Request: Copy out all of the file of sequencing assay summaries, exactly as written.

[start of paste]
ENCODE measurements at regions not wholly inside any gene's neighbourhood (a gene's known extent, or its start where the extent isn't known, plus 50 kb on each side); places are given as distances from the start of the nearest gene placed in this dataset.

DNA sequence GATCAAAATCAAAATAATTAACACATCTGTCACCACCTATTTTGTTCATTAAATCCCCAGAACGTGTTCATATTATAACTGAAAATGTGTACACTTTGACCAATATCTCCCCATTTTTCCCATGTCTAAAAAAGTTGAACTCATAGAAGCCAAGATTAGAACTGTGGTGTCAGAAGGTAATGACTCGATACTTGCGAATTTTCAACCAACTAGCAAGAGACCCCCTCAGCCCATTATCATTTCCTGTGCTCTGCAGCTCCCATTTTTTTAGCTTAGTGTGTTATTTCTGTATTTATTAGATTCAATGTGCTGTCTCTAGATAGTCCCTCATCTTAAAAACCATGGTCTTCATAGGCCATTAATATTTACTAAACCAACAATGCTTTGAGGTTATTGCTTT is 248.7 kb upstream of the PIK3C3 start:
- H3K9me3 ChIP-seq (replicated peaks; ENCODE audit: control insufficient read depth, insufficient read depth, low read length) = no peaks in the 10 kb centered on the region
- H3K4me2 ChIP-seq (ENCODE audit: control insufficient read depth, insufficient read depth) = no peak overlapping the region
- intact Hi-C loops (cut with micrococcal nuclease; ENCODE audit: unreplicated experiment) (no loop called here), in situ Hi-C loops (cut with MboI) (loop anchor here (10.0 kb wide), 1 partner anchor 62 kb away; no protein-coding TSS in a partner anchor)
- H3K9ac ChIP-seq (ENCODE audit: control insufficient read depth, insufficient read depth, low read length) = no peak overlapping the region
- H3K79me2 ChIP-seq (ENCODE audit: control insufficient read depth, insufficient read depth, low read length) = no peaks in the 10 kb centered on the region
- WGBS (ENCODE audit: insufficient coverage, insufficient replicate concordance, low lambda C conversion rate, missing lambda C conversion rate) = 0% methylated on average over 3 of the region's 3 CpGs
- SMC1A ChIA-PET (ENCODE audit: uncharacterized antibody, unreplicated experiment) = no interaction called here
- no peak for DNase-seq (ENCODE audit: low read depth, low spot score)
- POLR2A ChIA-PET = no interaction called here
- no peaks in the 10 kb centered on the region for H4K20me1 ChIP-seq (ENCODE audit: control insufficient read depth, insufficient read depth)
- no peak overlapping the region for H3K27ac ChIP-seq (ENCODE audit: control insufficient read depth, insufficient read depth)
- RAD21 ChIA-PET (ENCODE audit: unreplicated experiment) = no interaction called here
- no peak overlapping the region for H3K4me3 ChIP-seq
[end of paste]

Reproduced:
ENCODE measurements at regions not wholly inside any gene's neighbourhood (a gene's known extent, or its start where the extent isn't known, plus 50 kb on each side); places are given as distances from the start of the nearest gene placed in this dataset.

DNA sequence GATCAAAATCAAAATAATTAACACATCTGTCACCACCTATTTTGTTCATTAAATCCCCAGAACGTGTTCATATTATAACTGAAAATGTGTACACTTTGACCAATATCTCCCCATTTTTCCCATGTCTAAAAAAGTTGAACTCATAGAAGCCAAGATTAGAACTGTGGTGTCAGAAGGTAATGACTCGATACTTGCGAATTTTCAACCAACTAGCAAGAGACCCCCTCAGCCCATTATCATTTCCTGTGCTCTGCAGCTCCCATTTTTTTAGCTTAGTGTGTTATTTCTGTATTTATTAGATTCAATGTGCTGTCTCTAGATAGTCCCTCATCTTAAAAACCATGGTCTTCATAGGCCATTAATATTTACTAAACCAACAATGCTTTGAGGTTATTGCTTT is 248.7 kb upstream of the PIK3C3 start:
- H3K9me3 ChIP-seq (replicated peaks; ENCODE audit: control insufficient read depth, insufficient read depth, low read length) = no peaks in the 10 kb centered on the region
- H3K4me2 ChIP-seq (ENCODE audit: control insufficient read depth, insufficient read depth) = no peak overlapping the region
- intact Hi-C loops (cut with micrococcal nuclease; ENCODE audit: unreplicated experiment) (no loop called here), in situ Hi-C loops (cut with MboI) (loop anchor here (10.0 kb wide), 1 partner anchor 62 kb away; no protein-coding TSS in a partner anchor)
- H3K9ac ChIP-seq (ENCODE audit: control insufficient read depth, insufficient read depth, low read length) = no peak overlapping the region
- H3K79me2 ChIP-seq (ENCODE audit: control insufficient read depth, insufficient read depth, low read length) = no peaks in the 10 kb centered on the region
- WGBS (ENCODE audit: insufficient coverage, insufficient replicate concordance, low lambda C conversion rate, missing lambda C conversion rate) = 0% methylated on average over 3 of the region's 3 CpGs
- SMC1A ChIA-PET (ENCODE audit: uncharacterized antibody, unreplicated experiment) = no interaction called here
- no peak for DNase-seq (ENCODE audit: low read depth, low spot score)
- POLR2A ChIA-PET = no interaction called here
- no peaks in the 10 kb centered on the region for H4K20me1 ChIP-seq (ENCODE audit: control insufficient read depth, insufficient read depth)
- no peak overlapping the region for H3K27ac ChIP-seq (ENCODE audit: control insufficient read depth, insufficient read depth)
- RAD21 ChIA-PET (ENCODE audit: unreplicated experiment) = no interaction called here
- no peak overlapping the region for H3K4me3 ChIP-seq